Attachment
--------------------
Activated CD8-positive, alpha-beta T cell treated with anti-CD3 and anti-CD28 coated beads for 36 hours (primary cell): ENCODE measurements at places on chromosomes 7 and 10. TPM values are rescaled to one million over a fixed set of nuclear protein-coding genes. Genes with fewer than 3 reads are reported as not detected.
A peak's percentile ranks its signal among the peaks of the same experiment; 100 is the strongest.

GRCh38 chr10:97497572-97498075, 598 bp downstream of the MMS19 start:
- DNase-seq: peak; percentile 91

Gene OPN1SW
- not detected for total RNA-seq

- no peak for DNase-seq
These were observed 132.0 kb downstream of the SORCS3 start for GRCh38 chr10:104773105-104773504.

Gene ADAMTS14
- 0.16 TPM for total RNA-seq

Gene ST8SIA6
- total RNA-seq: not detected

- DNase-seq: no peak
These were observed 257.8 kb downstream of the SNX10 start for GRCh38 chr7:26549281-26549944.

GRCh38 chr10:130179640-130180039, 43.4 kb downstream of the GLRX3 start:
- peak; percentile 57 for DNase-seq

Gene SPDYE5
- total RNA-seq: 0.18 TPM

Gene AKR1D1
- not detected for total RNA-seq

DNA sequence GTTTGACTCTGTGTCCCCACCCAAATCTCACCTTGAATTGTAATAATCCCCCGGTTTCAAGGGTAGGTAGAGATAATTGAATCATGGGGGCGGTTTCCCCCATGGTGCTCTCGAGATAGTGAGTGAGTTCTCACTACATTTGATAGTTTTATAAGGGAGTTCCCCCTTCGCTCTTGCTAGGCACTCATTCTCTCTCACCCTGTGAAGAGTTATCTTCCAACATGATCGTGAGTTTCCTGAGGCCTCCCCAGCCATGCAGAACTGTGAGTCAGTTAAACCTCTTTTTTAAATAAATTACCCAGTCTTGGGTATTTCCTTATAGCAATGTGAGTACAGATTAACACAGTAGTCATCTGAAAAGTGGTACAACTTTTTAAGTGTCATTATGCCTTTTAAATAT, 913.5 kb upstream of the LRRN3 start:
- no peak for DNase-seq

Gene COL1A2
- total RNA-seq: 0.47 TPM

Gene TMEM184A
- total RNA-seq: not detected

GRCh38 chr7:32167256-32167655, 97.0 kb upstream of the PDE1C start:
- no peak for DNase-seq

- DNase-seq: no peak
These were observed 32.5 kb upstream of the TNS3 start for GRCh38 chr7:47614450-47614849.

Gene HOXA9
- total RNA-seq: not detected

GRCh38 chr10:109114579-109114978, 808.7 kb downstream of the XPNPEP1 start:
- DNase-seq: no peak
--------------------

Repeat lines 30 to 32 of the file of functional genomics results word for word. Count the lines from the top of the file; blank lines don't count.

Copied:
These were observed 32.5 kb upstream of the TNS3 start for GRCh38 chr7:47614450-47614849.

Gene HOXA9
- total RNA-seq: not detected